European settlers arrive in Wellington

22 January 1840

Plan for Wellington, 1840
Plan for Wellington, 1840 (Archives New Zealand, Ref: LS2044)

The New Zealand Company’s first settler ship, the Aurora, arrived at Petone to found the settlement that would become Wellington.

Named for the first Duke of Wellington, the victor of the 1815 Battle of Waterloo, the new town was part of the New Zealand Company’s systematic model of colonisation developed by Edwin Gibbon Wakefield. Central to his scheme were packages of land comprising a town acre (0.4 ha) and an accompanying 100 country acres (40 ha). There were 1100 one-acre town sections in the plan for Port Nicholson.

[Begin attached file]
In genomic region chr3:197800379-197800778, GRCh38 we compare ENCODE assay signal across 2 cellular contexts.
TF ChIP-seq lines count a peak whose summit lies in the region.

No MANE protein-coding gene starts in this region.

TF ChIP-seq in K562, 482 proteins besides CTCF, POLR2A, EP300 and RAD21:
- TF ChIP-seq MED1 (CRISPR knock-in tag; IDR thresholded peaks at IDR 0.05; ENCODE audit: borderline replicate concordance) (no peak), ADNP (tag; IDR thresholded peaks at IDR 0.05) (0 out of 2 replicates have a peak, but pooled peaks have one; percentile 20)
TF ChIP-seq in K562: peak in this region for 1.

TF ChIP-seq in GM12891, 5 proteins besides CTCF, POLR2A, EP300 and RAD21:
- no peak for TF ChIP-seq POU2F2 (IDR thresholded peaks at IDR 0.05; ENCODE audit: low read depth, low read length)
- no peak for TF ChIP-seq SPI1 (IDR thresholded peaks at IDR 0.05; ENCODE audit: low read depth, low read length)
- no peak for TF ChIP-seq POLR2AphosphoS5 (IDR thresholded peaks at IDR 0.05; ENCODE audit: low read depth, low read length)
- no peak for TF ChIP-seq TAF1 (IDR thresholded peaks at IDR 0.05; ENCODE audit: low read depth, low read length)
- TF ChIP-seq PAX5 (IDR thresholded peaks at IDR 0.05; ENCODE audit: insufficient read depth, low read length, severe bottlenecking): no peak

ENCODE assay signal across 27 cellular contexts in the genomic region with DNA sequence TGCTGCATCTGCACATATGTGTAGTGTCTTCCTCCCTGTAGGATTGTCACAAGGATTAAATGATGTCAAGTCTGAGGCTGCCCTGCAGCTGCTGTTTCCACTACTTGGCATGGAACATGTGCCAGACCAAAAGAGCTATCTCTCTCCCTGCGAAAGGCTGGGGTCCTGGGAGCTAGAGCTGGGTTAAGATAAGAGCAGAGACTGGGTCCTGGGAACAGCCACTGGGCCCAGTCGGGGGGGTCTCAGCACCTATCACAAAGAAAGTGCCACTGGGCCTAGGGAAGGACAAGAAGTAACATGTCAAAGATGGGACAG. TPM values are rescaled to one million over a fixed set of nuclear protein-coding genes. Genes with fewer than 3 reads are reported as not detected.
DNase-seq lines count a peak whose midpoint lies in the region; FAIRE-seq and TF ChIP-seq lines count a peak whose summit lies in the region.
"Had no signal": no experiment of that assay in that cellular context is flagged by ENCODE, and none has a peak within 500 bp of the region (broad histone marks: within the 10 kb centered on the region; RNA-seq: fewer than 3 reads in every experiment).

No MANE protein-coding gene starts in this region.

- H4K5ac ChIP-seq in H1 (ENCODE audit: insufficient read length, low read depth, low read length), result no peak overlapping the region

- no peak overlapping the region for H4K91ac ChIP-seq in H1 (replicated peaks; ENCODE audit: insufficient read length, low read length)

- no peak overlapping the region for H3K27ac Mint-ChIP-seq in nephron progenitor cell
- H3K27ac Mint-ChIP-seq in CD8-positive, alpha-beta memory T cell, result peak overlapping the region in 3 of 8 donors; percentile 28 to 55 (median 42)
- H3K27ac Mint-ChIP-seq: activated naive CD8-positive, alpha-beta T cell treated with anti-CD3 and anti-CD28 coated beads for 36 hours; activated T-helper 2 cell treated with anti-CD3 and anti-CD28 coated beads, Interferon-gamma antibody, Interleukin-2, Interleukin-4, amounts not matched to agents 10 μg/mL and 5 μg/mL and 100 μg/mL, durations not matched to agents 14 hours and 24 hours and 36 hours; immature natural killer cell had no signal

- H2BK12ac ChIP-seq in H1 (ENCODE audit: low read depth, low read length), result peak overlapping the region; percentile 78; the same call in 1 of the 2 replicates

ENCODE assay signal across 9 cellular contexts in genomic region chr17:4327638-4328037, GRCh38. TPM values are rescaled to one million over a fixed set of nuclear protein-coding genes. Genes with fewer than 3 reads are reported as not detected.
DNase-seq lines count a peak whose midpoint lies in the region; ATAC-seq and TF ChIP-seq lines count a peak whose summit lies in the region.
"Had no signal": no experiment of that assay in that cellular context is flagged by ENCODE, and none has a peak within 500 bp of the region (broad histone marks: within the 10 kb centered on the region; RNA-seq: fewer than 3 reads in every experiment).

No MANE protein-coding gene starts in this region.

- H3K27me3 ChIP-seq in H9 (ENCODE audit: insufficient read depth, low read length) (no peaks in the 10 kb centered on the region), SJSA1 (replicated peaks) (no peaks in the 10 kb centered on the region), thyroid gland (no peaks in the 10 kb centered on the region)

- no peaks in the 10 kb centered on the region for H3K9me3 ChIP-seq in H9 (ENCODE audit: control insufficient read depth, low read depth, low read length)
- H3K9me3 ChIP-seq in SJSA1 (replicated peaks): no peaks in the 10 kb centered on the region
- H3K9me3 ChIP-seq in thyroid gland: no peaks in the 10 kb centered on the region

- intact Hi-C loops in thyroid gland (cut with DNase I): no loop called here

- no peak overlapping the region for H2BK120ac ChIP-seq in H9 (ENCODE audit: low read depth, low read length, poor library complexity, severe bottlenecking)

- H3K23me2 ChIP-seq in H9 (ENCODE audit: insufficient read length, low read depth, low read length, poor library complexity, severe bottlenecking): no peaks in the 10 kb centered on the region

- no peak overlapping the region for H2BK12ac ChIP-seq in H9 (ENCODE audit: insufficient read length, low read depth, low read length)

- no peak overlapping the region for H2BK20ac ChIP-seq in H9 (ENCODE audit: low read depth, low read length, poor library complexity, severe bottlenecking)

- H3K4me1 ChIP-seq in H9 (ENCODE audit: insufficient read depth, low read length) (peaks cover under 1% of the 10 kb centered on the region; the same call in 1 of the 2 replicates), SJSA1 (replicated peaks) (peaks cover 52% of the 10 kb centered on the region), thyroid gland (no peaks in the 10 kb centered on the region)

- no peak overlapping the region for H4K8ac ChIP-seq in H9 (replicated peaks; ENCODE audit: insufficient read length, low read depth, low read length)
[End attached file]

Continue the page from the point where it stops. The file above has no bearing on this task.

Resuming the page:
This design – drawn up sight unseen in London – was never Implemented. Flooding forced the abandonment of the original site for the town at Pito-one (Petone), while land sale uncertainties dogged the makeshift community after it moved across the harbour to Thorndon and Te Aro.

By the end of the year, 1200 settlers had arrived in Wellington. Wakefield hoped to make the settlement the capital of New Zealand and was disappointed when Governor William Hobson chose Auckland instead. Wellington did eventually become the capital in 1865.